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  • The Hamptons International Film Festival’s 23rd iteration, which will take place from Oct. 8 through 12, will be the last with Stuart Match Suna as chairman. Mr. Match Suna, the president of Silvercup Studios and a founder of the festival, has been chairman for 18 years.
  • Rock ’n’ roll, ballet, cabaret, and Dr. Oz will take turns entertaining and informing audiences at Guild Hall in East Hampton Village this week, with “Bjork: Biophilia Live,” a film that captures the artist’s 2013 multimedia concert in London, set to conclude the Rock Cinema series tonight at 8.
  • "Let them eat cake" at the “True Confections,” exhibition of work by Monica Banks and Christa Maiwald at the Nightingale. The Sag Harbor Whaling Museum will present “East End Artists: Then and Now,” an exhibition organized by Peter Marcelle, from tomorrow through Aug. 23.
  • The more than 30 works assembled for “Roy Lichtenstein: Between Sea and Sky,” which will open Sunday at Guild Hall and remain on view through Oct. 12, provide a master class in the artist’s use of an encyclopedic range of materials and processes, many of them industrial, to revive the landscape genre, expand its possibilities, and mine its art historical antecedents.
  • For Esperanza Leon, a curator who had an art gallery, Solar, on David’s Lane in East Hampton Village from 2005 to 2011, exhibitions of work by contemporary local artists have become a moveable feast.

  • Tonight at 8, Guild Hall’s Rock Cinema series will present “Aerosmith Rocks Donington,” a documentary that captured the rock group’s concert at the 2014 Download Festival in Leicestershire, England.
  • Philip Taaffewill show works on paper and illustrated books at Glenn Horowitz Bookseller’s East Hampton outpost. Show opens Saturday with a reception from 6 to 8 p.m. Roisin Bateman, a painter whose work is inspired by nature’s laws of transformation, will conduct a four-session watercolor workshop at the John Jermain Memorial Library. Classes will start Tuesday at 10:30 a.m. and continue Tuesdays at that time through Aug. 25.
  • The filmmaker has published a book, “Independent Ed: Inside a Career of Big Dreams, Little Movies, and the Twelve Best Days of My Life,” and has a new series, “Public Morals,” to air on TNT.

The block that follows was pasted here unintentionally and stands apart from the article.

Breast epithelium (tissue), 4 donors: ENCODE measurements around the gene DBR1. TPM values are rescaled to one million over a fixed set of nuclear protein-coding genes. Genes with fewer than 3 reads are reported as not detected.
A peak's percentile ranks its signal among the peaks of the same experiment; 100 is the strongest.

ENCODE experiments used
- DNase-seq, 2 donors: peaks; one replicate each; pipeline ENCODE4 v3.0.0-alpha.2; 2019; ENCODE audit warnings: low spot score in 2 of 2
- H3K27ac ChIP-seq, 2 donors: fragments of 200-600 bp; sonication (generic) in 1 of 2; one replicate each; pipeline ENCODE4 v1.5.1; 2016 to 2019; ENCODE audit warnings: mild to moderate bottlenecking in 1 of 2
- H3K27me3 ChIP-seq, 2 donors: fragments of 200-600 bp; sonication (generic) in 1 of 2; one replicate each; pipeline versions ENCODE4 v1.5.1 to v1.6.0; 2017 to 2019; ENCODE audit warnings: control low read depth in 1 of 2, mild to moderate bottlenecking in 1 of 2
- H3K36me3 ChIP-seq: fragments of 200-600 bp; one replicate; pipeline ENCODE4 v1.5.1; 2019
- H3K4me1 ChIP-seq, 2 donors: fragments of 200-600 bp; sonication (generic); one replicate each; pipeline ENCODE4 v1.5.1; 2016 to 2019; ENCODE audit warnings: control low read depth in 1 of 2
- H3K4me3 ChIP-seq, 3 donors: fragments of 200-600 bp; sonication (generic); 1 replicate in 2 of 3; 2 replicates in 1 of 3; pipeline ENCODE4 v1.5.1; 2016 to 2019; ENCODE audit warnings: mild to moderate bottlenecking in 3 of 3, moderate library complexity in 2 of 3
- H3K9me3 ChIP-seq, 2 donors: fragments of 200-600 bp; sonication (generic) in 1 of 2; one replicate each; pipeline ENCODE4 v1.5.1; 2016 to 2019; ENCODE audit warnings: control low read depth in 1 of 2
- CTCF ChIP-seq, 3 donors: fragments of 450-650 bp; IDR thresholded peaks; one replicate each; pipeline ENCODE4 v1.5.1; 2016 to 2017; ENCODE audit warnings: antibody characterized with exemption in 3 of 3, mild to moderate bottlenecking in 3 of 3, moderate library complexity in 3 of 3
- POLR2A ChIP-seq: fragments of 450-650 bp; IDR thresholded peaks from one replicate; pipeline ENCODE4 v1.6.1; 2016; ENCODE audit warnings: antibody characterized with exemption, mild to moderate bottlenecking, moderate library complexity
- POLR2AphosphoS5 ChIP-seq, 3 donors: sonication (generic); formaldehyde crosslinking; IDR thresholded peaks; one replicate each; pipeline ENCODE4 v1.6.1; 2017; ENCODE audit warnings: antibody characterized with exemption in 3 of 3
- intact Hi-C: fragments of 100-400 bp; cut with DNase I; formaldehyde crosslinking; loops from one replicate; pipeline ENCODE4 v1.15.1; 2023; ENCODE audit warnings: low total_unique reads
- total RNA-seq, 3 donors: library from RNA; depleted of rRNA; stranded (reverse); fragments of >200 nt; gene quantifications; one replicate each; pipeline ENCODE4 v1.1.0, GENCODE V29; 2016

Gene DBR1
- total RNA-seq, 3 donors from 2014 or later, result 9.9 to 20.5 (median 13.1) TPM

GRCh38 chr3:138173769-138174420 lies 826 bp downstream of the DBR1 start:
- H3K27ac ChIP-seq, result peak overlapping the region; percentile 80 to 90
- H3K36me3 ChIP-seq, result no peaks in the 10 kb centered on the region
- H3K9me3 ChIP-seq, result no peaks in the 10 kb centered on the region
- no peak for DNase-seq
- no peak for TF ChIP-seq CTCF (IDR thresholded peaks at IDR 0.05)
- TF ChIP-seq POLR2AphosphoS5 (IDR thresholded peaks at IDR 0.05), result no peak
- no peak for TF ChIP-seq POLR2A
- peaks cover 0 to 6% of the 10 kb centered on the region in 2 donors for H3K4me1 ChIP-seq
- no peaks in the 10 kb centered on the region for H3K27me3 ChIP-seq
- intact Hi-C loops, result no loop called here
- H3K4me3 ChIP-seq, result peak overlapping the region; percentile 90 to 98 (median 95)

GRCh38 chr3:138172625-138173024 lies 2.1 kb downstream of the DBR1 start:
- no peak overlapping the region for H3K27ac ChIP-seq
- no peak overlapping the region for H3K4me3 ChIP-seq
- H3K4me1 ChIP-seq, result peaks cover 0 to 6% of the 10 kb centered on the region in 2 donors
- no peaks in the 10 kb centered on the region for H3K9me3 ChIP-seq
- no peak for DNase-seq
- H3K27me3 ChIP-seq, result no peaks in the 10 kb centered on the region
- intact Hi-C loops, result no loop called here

• The second film in the Hamptons International Film Festival’s SummerDocs series, “Listen to Me Marlon,” has no talking heads, no interviewees, no narrator. With the exception of a few television news clips, the voice on the soundtrack is Marlon Brando’s, and it affords access to the actor’s multidimensionality seldom available even to his friends.
  • Kate Donachie's exhibition of paintings at Fireplace Project are inspired by a letter from Georgia O'Keeffe to Edna St. Vincent Millay.

Blogs by this author:

  • The graduate program is now accepting applications for next fall.
  • The Hamptons Film Festival presented a double feature in Sag Harbor on Sunday afternoon.

  • The subject is the increasing radicalization of German youth from the mid-1960s through the formation of the Red Army Faction a/k/a the Baader-Meinhof group in 1970.
  • Sag Harbor's HarborFest 2015 offers maritime fun all weekend long.
  • This year’s festival will include the world premiere of “The Champions,” a documentary by Darcy Dennett that follows the pit bulls rescued from the fighting ring of Michael Vick, the NFL quarterback, and the people who fought to save them despite pressure from People for the Ethical Treatment of Animals and the Humane Society to euthanize them.
  • Christmas Performances
    The Old Whalers Church will hold two Christmas celebrations this weekend. A radio play version of “A Christmas Carol” will be performed in the chapel of the church tomorrow at 7:30 p.m. The free, hourlong show will include members of the East End theater community, church members, friends, and sound effects.

  • Saturday's foul weather didn't deter filmmakers and filmgoers from a festive brunch at c/o the Maidstone, which serves as the headquarters for the Hamptons International Film Festival. Mimosas, bloody marys, and passed hors d'oeuvres helped warm up a happy crowd.

  • The Hamptons International Film Festival's official kickoff took place at Guild Hall Thursday night with a screening of Theodore Melfi's "St. Vincent" starring Melissa McCarthy as newly single mother who must leave her 12-year-old son (Jaeden Lieberher) in the care of her curmudgeonly new neighbor, played by Bill Murray, while she works.

  • "Charlie's Country" is the third collaboration between David Gulpilil, an Australian Aboriginal actor, and Rolf de Heer, a Dutch-born director who lives in Australia. Mr. Gulpilil plays the title character, who lives in a Northern Territory Aboriginal community where white laws have encroached and undermined the traditional ways of life.

  • The annual Box Art Auction to benefit East End Hospice will take place Saturday from 4:30 to 7 p.m. at the Ross School Center for Well-Being in East Hampton. Now in its 14th year, the event is the hospice’s only annual fund-raiser held in East Hampton.

    Each year, approximately 100 artists transform small cigar and wine boxes into works of portable art. Among this year’s participants are Jennifer Cross, Eric Fischl, Connie Fox, April Gornik, Priscilla Heine, William King, Rex Lau, Stephanie Brody-Lederman, and Frank Wimberly.